Actually, coming from Western Montana, (we call it the banana belt of MT), I am a little concerned by what I see.
Maybe I am not right about all of this, but I am speaking from the experience of living in a house that had 2x4 walls, (sheetrock, 3.5" of fiberglass insulation
, T-111, 12" of cellulose in the attic), and wood heat for 25 years. If you are north of Spokane, I don't think your climate is that different than the Bitterroot Valley.
The first thing that concerns me is the sink against an outside wall. Unless you are going to put a lot in insulation
in that wall, and probably forego cabinet doors, think you may have a potential problem there.
You can run your pipes through the cabinets and hang curtains on the front of the cabinets (it lets lots more heat through than cabinet doors), where the pipes are running but it is still risky to put them against the outside wall behind the cabinets. Winter may not get you this year, but what about next year?
The bathroom is going to have similar issues if you don't move a lot of warm air back there.. I don't mind a cold bedroom if I have good blankets and someone to cuddle. I slept many years in a bedroom without heat, but the bathroom is different. Stepping into or out of a shower can be pretty chilly, and a fan might make it warmer, but also will chill you quicker.
I think I would go with the bathhouse attached to the second door. It gives you more room inside and you can insulate your bathhouse and keep your pipes and shower room toasty warm. You could also move your sink to an inside wall and insulate the piping very well under the yurt. High quality heat tape will last a long time if it doesn't have to turn on very often.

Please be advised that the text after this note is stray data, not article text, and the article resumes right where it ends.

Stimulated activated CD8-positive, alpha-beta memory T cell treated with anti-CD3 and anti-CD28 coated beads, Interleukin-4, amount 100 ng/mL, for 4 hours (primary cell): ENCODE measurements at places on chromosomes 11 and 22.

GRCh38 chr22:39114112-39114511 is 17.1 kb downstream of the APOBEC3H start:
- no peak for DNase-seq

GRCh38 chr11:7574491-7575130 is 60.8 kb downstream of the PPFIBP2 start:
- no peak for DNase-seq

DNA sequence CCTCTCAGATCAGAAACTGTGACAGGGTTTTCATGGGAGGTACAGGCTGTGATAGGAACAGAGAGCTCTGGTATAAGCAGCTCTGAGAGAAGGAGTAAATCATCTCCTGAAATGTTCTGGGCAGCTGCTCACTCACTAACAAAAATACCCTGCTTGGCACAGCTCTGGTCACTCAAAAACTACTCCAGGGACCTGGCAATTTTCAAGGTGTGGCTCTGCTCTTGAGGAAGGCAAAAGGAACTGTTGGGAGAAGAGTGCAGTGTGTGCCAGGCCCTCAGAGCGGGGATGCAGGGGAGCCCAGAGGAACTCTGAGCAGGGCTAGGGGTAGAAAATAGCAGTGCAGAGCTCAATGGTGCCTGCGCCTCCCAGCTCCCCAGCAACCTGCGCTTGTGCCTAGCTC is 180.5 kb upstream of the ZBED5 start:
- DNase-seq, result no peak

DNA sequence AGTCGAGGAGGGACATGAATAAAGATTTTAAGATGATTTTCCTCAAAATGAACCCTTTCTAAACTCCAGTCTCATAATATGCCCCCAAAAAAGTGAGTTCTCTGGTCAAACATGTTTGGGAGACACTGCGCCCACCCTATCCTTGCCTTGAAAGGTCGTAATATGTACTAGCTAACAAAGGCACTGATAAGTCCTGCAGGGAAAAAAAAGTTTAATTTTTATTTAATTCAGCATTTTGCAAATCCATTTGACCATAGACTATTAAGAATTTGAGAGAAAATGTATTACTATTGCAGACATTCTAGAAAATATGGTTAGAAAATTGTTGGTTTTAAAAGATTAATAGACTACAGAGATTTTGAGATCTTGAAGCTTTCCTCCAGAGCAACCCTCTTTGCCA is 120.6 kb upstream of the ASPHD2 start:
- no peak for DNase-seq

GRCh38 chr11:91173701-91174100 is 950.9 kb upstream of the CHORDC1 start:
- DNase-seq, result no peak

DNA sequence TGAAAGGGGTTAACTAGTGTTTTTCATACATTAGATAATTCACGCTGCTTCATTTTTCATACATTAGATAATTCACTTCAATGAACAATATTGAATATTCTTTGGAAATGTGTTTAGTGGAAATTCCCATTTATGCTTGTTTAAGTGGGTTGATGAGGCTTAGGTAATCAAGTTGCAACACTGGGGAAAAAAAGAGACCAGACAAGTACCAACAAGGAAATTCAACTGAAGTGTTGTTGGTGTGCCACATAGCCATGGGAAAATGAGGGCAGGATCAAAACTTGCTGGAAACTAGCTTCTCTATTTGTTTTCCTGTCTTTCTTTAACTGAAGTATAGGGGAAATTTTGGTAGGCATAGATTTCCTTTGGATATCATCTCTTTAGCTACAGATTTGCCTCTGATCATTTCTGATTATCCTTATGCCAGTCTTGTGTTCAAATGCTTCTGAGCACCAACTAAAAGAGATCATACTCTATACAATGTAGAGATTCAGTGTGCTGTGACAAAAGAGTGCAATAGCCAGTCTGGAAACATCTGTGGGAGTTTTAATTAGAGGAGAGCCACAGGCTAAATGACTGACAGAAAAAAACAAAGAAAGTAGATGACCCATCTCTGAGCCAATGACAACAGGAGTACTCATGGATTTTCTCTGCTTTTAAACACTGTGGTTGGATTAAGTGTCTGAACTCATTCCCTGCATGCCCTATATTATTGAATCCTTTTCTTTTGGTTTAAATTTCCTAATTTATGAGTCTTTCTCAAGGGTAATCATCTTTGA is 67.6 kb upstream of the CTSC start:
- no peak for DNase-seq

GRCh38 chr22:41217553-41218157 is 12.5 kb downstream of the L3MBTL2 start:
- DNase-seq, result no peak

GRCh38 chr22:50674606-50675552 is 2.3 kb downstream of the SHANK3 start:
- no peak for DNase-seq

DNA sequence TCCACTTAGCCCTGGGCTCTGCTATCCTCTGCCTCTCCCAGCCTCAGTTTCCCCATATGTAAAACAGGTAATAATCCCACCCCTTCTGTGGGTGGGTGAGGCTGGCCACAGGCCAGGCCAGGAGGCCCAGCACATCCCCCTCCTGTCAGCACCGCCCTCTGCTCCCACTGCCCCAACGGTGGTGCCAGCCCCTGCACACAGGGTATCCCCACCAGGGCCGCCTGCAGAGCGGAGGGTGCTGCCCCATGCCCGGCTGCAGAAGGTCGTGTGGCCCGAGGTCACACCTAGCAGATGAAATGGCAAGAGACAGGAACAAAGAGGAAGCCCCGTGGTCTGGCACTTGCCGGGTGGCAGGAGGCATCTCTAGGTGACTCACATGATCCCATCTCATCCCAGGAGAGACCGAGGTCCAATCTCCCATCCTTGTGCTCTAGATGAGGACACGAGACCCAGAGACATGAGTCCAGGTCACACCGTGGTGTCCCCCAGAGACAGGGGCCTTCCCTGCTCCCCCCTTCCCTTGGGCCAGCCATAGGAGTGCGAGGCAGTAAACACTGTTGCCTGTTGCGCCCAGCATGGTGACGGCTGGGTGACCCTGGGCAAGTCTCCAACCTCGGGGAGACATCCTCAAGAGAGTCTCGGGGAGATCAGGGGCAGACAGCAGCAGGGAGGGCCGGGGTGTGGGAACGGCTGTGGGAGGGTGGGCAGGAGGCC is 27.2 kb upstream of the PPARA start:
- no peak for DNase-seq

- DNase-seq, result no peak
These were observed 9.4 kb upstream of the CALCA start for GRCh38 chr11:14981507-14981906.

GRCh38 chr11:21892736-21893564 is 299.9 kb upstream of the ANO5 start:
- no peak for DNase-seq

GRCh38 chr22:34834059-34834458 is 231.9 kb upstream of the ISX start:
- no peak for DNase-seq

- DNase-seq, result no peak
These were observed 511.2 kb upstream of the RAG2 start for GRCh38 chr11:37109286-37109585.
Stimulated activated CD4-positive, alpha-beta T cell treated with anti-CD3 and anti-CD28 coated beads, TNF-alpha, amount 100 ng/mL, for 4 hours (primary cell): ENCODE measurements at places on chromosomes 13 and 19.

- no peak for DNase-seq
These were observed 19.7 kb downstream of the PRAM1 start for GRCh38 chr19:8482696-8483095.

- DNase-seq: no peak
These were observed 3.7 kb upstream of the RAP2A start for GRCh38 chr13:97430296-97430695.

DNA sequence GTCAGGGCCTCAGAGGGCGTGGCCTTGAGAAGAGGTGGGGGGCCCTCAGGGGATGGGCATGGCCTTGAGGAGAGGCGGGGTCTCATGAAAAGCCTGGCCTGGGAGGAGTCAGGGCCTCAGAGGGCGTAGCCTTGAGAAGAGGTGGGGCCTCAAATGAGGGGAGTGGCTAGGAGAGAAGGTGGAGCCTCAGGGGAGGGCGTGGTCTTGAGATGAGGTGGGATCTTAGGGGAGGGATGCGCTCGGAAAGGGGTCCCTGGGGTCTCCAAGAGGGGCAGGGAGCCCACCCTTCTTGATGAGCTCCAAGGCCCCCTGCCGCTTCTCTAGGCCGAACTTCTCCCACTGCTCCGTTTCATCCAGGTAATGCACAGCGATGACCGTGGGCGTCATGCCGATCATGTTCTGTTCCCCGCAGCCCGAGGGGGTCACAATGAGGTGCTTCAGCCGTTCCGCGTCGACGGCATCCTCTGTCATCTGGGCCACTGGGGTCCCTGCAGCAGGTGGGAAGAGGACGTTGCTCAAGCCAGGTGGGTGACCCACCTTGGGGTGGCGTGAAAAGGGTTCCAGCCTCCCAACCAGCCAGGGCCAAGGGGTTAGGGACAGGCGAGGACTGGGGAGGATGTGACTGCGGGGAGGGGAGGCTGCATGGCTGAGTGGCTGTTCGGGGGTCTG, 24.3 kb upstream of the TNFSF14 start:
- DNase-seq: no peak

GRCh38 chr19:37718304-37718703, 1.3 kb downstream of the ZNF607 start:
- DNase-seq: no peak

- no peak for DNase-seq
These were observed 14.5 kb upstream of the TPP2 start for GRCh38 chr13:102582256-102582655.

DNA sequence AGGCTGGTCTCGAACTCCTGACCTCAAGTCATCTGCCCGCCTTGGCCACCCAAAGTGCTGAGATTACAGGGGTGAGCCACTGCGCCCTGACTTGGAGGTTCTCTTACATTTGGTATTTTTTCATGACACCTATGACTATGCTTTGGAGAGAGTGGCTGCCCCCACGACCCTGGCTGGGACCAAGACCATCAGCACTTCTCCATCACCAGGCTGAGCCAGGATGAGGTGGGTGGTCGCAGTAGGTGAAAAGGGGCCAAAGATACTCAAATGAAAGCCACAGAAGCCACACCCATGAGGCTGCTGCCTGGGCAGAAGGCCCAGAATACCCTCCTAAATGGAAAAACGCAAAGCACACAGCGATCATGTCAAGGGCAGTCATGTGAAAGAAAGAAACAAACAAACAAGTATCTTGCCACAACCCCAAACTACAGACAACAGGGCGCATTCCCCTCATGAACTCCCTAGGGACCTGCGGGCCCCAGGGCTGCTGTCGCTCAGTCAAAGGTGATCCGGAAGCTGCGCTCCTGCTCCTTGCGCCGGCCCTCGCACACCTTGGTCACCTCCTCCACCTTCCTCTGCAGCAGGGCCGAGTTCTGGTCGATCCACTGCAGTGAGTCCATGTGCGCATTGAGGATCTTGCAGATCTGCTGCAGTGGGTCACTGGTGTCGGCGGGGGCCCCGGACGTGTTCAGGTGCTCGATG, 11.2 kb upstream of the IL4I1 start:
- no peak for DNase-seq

I certainly am not saying this is the only way to do it, but I have spent several sub-zero nights crawling around under a house trying to thaw pipes or fixing split pipes. I plan for the worse and the rest comes easy.
Avoiding cabinets against the outside wall may also help avoid mildew where there is not good air circulation behind them in the winter.
Plan for outlets that will let you mount a ceiling fan, and several fans that will circulate warm air under the loft area to help warm the lower bedroom.
Which town will you be near? I used to drive up... I think it is 395 going from I-90 in Spokane and then north through Kettle Falls. If I remember the highway number right (last time I drove it was in the early 1980s), on into Canada and meeting the AlCan pretty far north in the middle of BC and on to Alaska.
Nice memories of driving south this time of the year and watching the northern lights dancing across BC...
My thoughts, for what they are worth. Planning now is a really good idea. Good luck to you.